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Florida Commercial Drivers: CDL Basics and the Impact of Traffic Tickets on CDL Holders

FLORIDA COMMERCIAL DRIVER LICENSE (CDL)

What are the different types of commerical driver licenses?

There are three classes of commercial driver licenses ("CDL") in Florida. Those who hold aClass A CDL can operate trucks or truck combinations weighing with a Gross Vehicle Weight Rating ("GVWR") of 26,001 lbs. or more, provided towed vehicle is more than 10,000 lbs. A Class B CDL allows a commercial driver to operate a straight truck weighing 26,001 lbs. GVWR or more. Holders of a valid Class C CDL may operate vehicles transporting placardable amounts of hazardous materials, or vehicles designed to transport more than 15 persons including the driver with a GVWR of less than 26,001 lbs.

What is a commercial vehicle?

Under Florida law, a commercial vehicle is any motor vehicle or motor vehicle combination used on the streets or highways, which has a gross vehicle weight rating of 26,001 pounds or more; is designed to transport more than 15 persons, including the driver; or is transporting hazardous materials and is required to be placarded in accordance with Title 49 C.F.R. part 172, subpart F.

Motorsports Exception - " A vehicle that occasionally transports personal property to and from a closed-course motorsport facility, as defined in s. 549.09(1)(a), is not a commercial motor vehicle if the use is not for profit and corporate sponsorship is not involved. As used in this subsection, the term 'corporate sponsorship' means a payment, donation, gratuity, in-kind service, or other benefit provided to or derived by a person in relation to the underlying activity, other than the display of product or corporate names, logos, or other graphic information on the property being transported."

Gross Vehicle Weight Rating (GVWR)

It is important to be aware of the gross vehicle weight rating (GVWR) of your motor vehicle or motor vehicle combination. The GVWR is not necessarily the weight indicated on your vehicle and/or trailer registration. The GVWR is "the value specified by the manufacturer as the maximum loaded weight of a single, combination, or articulated vehicle." The GVWR is normally indicated on a placard located on the frame near the driver's door or else it may be in the owner's manual.

If the GVWR of your motor vehicle or motor vehicle combination is over 26,001 pounds and the vehicle can be defined as a "commercial vehicle," you need to have a valid CDL. If you are caught operating a commercial vehicle without a valid CDL, you will likely be charged with a first degree misdemeanor offense (up to 1yr in jail, up to $1000 fine).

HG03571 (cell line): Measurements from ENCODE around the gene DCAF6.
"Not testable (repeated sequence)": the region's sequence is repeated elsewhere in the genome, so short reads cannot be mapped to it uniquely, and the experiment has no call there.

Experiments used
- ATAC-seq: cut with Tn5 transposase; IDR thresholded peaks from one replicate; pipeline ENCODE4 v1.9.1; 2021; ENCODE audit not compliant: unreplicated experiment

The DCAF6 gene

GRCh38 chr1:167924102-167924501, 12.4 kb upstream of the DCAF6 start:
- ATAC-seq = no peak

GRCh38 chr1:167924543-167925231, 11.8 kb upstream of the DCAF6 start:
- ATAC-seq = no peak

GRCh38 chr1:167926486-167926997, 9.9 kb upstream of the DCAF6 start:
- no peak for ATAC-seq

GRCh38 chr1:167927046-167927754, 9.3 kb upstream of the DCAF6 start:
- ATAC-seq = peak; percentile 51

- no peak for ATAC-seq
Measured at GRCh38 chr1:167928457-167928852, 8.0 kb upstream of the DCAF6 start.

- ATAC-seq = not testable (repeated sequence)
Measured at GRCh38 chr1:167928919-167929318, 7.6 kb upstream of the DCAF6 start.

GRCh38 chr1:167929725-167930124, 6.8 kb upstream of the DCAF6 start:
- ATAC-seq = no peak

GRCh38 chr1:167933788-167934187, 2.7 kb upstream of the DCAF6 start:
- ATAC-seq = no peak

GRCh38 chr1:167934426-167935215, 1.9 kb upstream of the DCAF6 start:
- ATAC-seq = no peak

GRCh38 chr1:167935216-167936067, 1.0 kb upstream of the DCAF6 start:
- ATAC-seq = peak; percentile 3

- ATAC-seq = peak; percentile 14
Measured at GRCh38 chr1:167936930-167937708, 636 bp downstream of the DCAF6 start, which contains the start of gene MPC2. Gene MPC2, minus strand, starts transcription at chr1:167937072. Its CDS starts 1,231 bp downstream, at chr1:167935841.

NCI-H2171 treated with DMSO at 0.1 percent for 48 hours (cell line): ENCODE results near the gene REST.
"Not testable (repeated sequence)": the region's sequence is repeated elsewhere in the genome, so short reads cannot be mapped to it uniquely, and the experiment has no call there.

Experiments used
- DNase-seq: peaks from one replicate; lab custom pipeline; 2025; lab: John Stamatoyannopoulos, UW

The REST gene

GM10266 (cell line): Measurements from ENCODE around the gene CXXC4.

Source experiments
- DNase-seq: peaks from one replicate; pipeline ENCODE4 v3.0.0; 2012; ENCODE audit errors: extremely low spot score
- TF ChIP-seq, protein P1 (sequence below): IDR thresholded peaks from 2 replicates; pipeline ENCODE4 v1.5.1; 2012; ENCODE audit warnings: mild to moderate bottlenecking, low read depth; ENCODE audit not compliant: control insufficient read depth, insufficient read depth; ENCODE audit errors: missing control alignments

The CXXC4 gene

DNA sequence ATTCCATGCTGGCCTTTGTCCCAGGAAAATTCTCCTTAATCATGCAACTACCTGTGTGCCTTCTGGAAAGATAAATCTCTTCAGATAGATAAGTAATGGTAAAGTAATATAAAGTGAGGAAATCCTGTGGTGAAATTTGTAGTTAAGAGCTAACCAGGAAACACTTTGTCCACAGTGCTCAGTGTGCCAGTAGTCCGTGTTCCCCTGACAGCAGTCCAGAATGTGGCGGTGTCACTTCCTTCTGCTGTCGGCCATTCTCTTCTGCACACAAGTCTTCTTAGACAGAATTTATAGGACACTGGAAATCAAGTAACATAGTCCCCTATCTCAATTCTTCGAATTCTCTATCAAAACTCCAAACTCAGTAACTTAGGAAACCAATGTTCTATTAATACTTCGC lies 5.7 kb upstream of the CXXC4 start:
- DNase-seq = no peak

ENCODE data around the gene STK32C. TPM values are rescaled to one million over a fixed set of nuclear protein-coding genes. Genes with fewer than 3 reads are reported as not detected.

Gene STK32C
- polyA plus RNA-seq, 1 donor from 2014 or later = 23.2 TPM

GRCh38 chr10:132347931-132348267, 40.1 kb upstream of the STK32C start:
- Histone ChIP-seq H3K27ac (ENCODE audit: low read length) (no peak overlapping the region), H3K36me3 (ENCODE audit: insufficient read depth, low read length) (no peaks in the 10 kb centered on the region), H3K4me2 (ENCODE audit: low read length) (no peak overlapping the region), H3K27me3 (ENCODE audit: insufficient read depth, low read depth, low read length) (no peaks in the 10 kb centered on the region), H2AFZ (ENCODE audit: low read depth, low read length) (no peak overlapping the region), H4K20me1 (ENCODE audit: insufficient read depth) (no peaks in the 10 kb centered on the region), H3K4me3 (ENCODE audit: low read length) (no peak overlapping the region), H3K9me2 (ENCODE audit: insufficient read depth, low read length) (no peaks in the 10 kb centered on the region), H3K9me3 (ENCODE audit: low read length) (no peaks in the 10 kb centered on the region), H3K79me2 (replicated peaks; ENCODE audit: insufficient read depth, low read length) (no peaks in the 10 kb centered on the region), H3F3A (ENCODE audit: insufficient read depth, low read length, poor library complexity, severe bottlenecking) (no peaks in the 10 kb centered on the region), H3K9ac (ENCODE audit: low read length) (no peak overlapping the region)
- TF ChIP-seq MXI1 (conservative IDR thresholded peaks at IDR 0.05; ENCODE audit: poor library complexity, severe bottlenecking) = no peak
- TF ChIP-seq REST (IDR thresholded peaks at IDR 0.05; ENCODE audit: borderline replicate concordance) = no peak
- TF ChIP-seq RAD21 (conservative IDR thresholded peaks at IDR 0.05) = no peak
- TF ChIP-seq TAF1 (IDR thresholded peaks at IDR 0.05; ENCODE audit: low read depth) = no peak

Those Exempt from CDL Requirement

There are certain classes of individuals that are permitted to operate "commercial vehicles" without a valid Florida CDL. Here are a few examples:

  • Drivers of authorized emergency vehicles that are equipped with extraordinary audible warning devices that display red or blue lights and are on call to respond to emergencies;or
  • Military personnel driving military vehicles; or
  • Farmers transporting farm supplies or farm machinery, or transporting agricultural products to or from the first place of storage or processing or directly to or from market, within 150 miles of their farm; or
  • Drivers of recreational vehicles used for recreational purposes; or
  • Drivers who operate straight trucks (single units) that are exclusively transporting their own tangible personal property which is not for sale.
  • An employee of a publicly owned transit system who is limited to moving vehicles for maintenance or parking purposes exclusively within the restricted-access confines of a transit system's property.

Pulled Over With A Florida CDL?

If you have received a moving-violation citation and you hold a valid Florida CDL, you may have discovered that you are not permitted to elect driving school to avoid being convicted of the traffic violation. Whenever you are convicted of a moving-violation, points are assessed to your driving record. A moving violation conviction could result in loss of employment, insurance increases, and temporary or permanent loss of commercial driving privilege.

We understand that you earn your living through your CDL and that you need to protect your driving privilege. In most cases, we can take your moving violation to court and request that the Judge enter a disposition where adjudication is withheld (no conviction - no points). While most CDL drivers have clean driving records, the Judge may require that you complete a driving course in exchange for withholding adjudication.

The impact of traffic violations on CDL holders is complicated by the number of regulatory agencies that govern commercial drivers. Due to the interstate qualities of commercial vehicles, the Federal Government heavily regulates all aspects of commercial driving (USDOT - Federal Motor Carrier Safety Administration). For this reason, CDL holders who receive a citation while driving a commercial vehicle must relentlessly fight this ticket because a 'conviction' under Federal law is a much broader concept and the accumulation of 'convictions' will result in temporary or permanent disqualification.

If you hold a commercial driver license (CDL) and you have been issued a traffic citation in the Tampa Bay area, please contact my office to discuss your options. These tickets can greatly impact your employment and your future. Call me for a free consultation at (727) 260-5754.

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